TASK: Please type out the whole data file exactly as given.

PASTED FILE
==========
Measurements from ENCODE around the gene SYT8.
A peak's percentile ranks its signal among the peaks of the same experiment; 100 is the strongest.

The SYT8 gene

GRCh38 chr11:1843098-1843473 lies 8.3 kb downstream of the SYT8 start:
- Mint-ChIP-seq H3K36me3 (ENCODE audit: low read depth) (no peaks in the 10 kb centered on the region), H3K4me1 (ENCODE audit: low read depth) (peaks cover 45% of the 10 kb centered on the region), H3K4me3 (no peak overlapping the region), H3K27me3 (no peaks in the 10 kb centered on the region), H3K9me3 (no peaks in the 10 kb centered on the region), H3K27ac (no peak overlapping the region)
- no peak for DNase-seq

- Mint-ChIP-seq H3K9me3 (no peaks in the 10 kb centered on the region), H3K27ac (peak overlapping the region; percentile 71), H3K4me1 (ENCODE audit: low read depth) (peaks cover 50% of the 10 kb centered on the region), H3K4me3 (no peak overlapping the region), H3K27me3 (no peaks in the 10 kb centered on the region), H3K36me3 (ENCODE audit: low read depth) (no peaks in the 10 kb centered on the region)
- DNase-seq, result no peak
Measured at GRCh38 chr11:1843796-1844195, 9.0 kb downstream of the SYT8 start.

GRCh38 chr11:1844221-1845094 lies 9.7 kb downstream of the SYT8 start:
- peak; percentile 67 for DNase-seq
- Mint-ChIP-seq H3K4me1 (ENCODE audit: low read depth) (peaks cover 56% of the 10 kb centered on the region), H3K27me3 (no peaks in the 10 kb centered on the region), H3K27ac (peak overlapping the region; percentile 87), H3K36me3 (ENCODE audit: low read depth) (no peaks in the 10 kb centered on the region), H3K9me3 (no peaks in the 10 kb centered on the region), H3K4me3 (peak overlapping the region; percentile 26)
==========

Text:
Measurements from ENCODE around the gene SYT8.
A peak's percentile ranks its signal among the peaks of the same experiment; 100 is the strongest.

The SYT8 gene

GRCh38 chr11:1843098-1843473 lies 8.3 kb downstream of the SYT8 start:
- Mint-ChIP-seq H3K36me3 (ENCODE audit: low read depth) (no peaks in the 10 kb centered on the region), H3K4me1 (ENCODE audit: low read depth) (peaks cover 45% of the 10 kb centered on the region), H3K4me3 (no peak overlapping the region), H3K27me3 (no peaks in the 10 kb centered on the region), H3K9me3 (no peaks in the 10 kb centered on the region), H3K27ac (no peak overlapping the region)
- no peak for DNase-seq

- Mint-ChIP-seq H3K9me3 (no peaks in the 10 kb centered on the region), H3K27ac (peak overlapping the region; percentile 71), H3K4me1 (ENCODE audit: low read depth) (peaks cover 50% of the 10 kb centered on the region), H3K4me3 (no peak overlapping the region), H3K27me3 (no peaks in the 10 kb centered on the region), H3K36me3 (ENCODE audit: low read depth) (no peaks in the 10 kb centered on the region)
- DNase-seq, result no peak
Measured at GRCh38 chr11:1843796-1844195, 9.0 kb downstream of the SYT8 start.

GRCh38 chr11:1844221-1845094 lies 9.7 kb downstream of the SYT8 start:
- peak; percentile 67 for DNase-seq
- Mint-ChIP-seq H3K4me1 (ENCODE audit: low read depth) (peaks cover 56% of the 10 kb centered on the region), H3K27me3 (no peaks in the 10 kb centered on the region), H3K27ac (peak overlapping the region; percentile 87), H3K36me3 (ENCODE audit: low read depth) (no peaks in the 10 kb centered on the region), H3K9me3 (no peaks in the 10 kb centered on the region), H3K4me3 (peak overlapping the region; percentile 26)